Restoring the Circle: A New and Old Approach to Conflict

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Restorative Circles

“For thousands of years we have gathered in circle – around fires, around bodies, around altars – because we can’t do this alone.” – Wayne Muller

I’ve been learning about Restorative Circles (RC’s), and I’m very excited about how they support people to work with conflict in a way that leads to more compassion, accountability, collaboration, creativity, and connection. An RC (as developed by Dominic Barter and the people he’s worked with in the favelas, schools, court systems and prisons of Brazil) is part of a systemic approach to working with conflict restoratively instead of punitively. It is designed so that communities of all kinds (families, neighbours, students, co-workers, etc.) can work with conflict in a way that restores connection and supports accountability. An RC is not for deciding who is wrong and how much to punish the wrongdoer. Instead, an RC supports all who are impacted by an act that breaks connection in the community to be heard and understood about how the act affected them. The RC process also supports each person to take responsibility for why the act was done or for how it was responded to. Once mutual understanding and self-responsibility have taken place, circle participants co-create an action plan that addresses the consequences of the act, including the connection lost as a result of the act.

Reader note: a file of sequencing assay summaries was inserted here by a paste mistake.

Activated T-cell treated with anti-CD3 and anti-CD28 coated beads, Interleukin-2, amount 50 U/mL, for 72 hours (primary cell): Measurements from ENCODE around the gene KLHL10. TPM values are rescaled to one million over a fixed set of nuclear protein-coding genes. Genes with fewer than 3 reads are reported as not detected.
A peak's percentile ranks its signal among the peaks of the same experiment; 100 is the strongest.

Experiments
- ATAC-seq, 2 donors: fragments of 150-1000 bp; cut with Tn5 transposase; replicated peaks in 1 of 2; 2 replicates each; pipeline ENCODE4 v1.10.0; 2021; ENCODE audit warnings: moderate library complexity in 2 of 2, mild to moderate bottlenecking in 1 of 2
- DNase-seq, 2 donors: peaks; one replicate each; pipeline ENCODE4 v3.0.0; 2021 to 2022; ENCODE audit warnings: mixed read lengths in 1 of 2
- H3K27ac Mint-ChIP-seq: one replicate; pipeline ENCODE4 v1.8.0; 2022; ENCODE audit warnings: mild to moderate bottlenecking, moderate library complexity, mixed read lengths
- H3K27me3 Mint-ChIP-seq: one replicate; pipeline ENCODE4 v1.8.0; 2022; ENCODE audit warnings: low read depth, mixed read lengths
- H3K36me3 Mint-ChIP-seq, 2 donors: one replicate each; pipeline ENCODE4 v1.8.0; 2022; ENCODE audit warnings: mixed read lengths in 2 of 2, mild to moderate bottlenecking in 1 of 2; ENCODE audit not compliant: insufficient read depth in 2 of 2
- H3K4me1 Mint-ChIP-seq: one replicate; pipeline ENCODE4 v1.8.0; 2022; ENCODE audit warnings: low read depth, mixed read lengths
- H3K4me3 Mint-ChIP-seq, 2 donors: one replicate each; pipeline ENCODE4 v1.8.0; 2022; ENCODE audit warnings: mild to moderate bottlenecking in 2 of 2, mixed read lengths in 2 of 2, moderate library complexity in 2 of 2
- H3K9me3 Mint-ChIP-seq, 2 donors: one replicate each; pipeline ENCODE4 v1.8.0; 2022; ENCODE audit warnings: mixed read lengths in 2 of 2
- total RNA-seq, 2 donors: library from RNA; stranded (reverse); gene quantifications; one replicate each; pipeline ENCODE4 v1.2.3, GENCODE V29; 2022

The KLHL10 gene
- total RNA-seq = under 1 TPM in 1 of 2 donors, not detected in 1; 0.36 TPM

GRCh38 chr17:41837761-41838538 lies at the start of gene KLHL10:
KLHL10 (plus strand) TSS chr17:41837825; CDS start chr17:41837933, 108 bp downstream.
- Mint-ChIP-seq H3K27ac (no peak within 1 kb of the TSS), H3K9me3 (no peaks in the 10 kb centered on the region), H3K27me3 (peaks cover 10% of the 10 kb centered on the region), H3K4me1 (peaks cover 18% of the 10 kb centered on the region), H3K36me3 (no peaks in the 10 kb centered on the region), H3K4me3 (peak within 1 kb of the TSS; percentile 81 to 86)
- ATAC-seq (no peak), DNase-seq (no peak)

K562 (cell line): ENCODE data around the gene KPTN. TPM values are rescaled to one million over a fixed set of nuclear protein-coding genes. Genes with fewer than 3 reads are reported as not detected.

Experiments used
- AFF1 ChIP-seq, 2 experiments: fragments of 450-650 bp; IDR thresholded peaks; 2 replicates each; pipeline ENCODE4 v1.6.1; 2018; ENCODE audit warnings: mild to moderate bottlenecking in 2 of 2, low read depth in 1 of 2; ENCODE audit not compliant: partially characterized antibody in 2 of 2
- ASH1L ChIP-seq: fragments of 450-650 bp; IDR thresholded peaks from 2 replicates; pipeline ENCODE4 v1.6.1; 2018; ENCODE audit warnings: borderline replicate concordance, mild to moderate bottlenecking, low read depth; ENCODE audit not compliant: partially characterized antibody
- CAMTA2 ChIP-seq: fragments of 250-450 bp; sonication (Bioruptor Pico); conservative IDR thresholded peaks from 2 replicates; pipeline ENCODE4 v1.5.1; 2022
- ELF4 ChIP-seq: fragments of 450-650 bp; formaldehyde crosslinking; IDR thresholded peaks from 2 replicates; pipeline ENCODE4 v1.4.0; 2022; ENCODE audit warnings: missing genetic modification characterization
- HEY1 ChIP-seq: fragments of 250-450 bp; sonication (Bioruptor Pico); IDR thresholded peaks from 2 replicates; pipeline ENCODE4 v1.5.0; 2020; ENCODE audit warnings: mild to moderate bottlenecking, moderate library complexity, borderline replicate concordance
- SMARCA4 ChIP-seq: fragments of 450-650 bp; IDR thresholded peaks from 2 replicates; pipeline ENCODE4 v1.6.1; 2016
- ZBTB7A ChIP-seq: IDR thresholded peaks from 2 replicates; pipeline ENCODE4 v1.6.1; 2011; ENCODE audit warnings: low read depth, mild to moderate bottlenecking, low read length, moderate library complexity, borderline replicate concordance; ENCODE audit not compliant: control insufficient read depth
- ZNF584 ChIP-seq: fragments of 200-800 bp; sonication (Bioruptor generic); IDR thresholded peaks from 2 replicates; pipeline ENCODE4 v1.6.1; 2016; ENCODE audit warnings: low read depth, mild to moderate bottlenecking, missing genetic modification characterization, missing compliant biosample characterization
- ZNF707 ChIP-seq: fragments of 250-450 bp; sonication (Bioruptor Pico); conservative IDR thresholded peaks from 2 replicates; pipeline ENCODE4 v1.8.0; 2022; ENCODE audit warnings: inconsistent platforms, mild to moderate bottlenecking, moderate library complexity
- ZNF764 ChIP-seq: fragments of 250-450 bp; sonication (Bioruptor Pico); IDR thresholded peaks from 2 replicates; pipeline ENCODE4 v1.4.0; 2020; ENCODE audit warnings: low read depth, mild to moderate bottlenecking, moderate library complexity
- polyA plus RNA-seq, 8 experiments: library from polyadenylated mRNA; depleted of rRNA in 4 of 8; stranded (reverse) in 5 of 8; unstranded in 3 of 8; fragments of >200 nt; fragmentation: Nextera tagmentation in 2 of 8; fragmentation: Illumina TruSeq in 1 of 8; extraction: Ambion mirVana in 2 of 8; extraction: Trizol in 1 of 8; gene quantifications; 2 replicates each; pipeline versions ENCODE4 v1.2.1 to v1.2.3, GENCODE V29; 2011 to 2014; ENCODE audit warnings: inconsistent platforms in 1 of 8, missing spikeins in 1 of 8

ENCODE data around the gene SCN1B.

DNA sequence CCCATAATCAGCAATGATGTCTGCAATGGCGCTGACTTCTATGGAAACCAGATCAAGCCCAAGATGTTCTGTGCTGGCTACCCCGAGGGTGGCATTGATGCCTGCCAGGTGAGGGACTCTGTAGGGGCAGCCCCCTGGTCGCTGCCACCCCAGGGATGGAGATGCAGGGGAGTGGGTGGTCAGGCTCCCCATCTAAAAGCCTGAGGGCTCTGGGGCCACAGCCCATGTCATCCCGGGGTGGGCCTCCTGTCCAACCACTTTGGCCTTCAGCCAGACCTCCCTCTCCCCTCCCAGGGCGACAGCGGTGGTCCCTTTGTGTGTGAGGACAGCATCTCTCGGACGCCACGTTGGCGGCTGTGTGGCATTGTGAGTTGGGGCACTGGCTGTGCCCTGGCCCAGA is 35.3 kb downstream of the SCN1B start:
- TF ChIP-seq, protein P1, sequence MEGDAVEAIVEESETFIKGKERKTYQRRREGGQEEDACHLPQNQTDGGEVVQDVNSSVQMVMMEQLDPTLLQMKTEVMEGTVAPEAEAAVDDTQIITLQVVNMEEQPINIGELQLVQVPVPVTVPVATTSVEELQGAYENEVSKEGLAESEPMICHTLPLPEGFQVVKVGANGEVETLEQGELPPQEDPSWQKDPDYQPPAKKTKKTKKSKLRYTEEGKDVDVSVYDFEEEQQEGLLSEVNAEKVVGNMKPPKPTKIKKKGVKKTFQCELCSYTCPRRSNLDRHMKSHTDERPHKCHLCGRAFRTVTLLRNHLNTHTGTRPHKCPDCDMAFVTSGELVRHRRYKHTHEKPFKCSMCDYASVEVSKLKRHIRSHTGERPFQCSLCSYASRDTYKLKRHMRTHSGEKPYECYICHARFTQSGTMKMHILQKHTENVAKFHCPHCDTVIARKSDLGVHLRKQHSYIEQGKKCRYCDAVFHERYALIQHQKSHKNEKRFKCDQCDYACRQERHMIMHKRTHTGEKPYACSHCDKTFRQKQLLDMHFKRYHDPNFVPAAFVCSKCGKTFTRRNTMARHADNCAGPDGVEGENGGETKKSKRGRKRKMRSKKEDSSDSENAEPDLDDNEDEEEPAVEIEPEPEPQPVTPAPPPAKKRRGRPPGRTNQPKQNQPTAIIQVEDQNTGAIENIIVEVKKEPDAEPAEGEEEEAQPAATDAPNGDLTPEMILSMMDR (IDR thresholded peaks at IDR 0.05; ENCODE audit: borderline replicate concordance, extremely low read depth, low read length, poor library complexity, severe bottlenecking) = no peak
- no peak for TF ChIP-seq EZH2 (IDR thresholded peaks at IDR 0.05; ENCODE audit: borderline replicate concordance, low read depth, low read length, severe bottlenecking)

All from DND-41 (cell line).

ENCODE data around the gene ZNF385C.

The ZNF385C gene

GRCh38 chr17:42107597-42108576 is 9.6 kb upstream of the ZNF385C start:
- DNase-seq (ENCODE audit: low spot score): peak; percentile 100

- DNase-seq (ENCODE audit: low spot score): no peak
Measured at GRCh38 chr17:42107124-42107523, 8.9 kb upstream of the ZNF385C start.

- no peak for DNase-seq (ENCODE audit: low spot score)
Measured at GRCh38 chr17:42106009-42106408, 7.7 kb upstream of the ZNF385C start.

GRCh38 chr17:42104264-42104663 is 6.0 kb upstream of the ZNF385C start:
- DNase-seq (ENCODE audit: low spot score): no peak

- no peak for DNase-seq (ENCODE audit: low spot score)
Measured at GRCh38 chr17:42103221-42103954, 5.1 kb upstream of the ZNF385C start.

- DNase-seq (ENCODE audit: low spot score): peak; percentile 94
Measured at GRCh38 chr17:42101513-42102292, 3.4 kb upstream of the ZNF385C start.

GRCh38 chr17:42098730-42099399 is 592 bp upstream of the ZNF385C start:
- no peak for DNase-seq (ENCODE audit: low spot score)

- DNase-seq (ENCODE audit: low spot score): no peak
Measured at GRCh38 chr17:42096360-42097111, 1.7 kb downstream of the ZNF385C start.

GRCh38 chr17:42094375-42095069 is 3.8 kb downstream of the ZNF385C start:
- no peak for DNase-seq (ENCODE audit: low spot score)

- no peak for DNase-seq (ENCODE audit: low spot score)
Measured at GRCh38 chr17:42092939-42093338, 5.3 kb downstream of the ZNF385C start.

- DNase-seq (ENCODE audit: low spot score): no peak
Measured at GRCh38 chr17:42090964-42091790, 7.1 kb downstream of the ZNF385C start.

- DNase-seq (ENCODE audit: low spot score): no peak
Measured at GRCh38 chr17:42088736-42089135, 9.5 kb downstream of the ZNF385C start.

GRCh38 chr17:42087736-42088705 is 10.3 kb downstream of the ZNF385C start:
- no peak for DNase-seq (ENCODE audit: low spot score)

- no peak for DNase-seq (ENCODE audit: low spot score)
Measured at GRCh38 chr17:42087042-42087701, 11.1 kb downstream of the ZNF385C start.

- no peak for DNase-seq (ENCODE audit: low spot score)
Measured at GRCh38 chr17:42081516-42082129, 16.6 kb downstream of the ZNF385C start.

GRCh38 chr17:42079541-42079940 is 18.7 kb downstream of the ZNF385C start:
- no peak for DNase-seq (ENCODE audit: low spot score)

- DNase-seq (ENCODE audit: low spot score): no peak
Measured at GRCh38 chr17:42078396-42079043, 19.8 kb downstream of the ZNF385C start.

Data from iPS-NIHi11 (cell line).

The RC process is most effective when it is part of a restorative system. A restorative system is free of hierarchy and has five key elements: 1. Some or all members of the community are in agreement about using Restorative Circles as an option for dealing with conflict; 2. A space that is quiet and in some way symbolic of connection and equivalence (non-hierarchical) is designated for holding the restorative circles; 3. Some or all members of the community are trained in RC facilitation; 4. Information on the RC process is widely and equally available to all in the community; 5. A means to initiate an RC is equally and easily available to everyone in the community.
An RC can take place before a restorative system is implemented or with a restorative system only partially implemented. However, the better the five elements of a restorative system are implemented and attended to, the more restorative the RC’s will be. The system will also be more restorative if community members have equal choice about whether or not to partake in any given Restorative Circle to which they have been invited. However, someone choosing to not partake in a RC would not stop an RC from happening. If no strategies can be found to make it work for someone who does not initially feel comfortable partaking, then the circle goes ahead with a substitute filling in for that person. And, once again, the system will be more restorative if substitutes are used only after sincere efforts have been made to attend to the needs of those resistant to participating so that they might feel safe and comfortable to be in the circle.